Dick Scaife didn’t read much while they were growing up, she said, but he did have a great interest in newspapers, especially out-of-town papers, which he collected and displayed on specially made racks at the family’s country estate. Reflecting on those years of governesses and formal family dinners, May commented, “I don’t remember any laughter in that house.”
During World War II, while Richard and Cordelia’s father, Alan Scaife, served in Europe in the OSS, the forerunner to the CIA, the Scaife family lived in Washington. Perhaps it was this once-removed brush with intrigue that led to Dick Scaife’s growing fascination with conspiracies of all kinds. “He’s the kind of person who looks under his bed every night before they go to sleep,” said a longtime family acquaintance and prominent Pennsylvania Republican. In the early 1980s, Scaife told a Philadelphia Inquirer interviewer that the late FBI director J. Edgar Hoover was one of his heroes, and that the most influential book he had read was “The Spike,” co-authored by former Newsweek correspondent and Washington Times editor Arnaud de Borchgrave, in which a young reporter finds himself cast as a pawn in the Soviet Union’s master plot to take over the world.
It was also in Washington, according to Mellon family biographer Burton Hersh, that young Dick began to pay attention to the workings of government. Scaife told Hersh that he had “made it a kind of hobby to meet as many senators and congressmen as I could.”
Later, there would be boarding school and then Yale, from which he was expelled after a drunken party. He ended up at the University of Pittsburgh, where his father was chairman of the board of trustees. After getting a bachelor’s degree in English in 1957, he was put to work first in the Scaife family business and later in Mellon enterprises. Within a few years, both of his parents were dead and Scaife had inherited an enormous fortune whose value is currently estimated by Forbes as about $1 billion (a significant underestimate, according to one reliable source).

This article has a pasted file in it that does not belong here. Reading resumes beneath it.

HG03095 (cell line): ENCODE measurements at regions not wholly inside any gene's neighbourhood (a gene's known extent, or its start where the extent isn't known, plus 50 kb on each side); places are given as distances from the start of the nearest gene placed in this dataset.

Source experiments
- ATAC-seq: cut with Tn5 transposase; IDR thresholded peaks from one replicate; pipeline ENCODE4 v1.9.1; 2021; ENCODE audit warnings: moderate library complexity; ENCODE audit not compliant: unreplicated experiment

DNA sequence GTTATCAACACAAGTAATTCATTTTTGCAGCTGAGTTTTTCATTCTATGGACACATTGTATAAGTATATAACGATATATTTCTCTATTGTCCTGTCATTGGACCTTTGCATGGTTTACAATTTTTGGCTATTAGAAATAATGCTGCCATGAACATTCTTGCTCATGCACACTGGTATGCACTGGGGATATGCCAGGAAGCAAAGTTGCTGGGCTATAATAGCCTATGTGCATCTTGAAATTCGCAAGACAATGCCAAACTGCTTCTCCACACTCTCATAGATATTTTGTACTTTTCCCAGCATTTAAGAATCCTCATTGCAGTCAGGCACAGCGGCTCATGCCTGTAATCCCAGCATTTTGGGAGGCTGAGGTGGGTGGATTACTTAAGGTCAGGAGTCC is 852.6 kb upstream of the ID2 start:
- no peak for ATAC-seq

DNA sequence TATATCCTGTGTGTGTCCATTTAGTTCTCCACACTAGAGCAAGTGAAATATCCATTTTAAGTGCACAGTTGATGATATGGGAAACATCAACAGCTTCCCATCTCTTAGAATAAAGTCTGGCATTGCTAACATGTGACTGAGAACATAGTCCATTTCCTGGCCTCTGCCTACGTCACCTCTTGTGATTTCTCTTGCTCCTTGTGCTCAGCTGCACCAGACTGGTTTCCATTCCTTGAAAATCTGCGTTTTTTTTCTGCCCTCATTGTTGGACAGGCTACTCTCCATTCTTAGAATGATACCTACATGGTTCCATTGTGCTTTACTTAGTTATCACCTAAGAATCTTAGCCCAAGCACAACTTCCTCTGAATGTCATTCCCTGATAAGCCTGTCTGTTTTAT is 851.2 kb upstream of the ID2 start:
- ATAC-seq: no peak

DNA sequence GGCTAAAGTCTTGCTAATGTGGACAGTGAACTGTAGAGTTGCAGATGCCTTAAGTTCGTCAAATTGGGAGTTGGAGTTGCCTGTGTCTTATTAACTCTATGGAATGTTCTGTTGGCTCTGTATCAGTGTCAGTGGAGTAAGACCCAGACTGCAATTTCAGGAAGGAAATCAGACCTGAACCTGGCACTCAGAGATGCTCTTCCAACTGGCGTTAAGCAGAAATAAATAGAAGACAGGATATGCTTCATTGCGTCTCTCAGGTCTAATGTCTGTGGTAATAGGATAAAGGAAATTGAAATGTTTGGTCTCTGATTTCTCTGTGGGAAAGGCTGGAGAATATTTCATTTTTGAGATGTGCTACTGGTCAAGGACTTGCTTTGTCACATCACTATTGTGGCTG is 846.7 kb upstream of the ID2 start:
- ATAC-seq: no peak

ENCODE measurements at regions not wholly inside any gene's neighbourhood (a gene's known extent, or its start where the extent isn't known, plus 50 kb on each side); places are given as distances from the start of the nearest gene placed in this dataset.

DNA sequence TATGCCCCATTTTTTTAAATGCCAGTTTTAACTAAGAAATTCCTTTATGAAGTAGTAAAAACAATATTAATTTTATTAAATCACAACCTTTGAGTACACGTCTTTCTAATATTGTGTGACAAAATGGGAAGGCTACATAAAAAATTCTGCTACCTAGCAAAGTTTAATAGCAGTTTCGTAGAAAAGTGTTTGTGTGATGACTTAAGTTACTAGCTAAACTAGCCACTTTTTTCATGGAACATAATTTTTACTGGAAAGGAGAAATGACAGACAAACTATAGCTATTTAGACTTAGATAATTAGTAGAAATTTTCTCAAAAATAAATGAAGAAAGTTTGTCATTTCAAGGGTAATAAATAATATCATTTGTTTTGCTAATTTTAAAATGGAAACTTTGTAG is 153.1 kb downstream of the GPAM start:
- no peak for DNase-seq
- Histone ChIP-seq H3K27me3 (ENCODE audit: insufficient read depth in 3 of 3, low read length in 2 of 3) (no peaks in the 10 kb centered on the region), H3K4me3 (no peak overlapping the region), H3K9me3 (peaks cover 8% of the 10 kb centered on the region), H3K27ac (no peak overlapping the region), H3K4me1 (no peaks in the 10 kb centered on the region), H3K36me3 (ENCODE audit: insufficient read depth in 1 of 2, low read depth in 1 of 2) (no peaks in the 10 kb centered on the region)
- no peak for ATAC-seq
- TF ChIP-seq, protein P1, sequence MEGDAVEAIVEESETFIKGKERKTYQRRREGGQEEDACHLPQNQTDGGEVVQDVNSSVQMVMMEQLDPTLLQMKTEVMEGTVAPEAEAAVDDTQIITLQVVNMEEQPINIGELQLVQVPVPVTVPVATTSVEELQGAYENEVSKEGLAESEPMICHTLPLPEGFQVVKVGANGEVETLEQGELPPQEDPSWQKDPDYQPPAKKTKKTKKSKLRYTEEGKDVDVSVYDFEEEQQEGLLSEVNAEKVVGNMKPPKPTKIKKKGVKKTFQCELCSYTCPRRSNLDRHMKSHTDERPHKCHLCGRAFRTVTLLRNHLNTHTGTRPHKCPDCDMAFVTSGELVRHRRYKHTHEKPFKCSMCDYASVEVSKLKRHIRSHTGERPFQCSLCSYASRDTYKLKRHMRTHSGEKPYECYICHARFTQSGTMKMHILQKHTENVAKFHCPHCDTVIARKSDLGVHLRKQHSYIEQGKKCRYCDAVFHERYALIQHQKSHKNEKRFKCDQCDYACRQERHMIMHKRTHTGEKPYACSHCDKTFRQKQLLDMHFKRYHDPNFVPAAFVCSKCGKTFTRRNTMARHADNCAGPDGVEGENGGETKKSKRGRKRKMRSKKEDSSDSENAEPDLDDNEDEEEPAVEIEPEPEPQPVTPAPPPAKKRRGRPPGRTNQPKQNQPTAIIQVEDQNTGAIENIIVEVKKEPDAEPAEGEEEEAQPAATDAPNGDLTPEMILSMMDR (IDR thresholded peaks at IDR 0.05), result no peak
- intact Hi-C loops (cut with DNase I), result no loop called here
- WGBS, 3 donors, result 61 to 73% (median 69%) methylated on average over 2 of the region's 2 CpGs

But it was clear that Scaife, like his father before him, would never be given any true power within the Mellon banking and industrial empire. So he turned to other pursuits, acquiring a few newspapers, attempting unsuccessfully to buy his way into politics (he gave $1 million to Richard Nixon in 1972 but never got more than a minor appointment from any president) and taking effective control of the trusts and foundations that his mother had established.
Among Scaife’s acquaintances at this time were Glenn Campbell, head of the conservative Hoover Institution, and Frank Barnett, a shadowy figure with links to the CIA. With their encouragement, Scaife began directing the vast resources at his disposal — most particularly the donations of his family’s trusts and foundations — to fight the “Soviet menace.” Later, joined by a number of younger conservatives, some with ideas, others with money, Scaife would become the biggest funder of the New Right, spending millions of dollars a year to help establish the Heritage Foundation and a host of other think tanks focused on marketing conservative ideas both to Congress and to the public.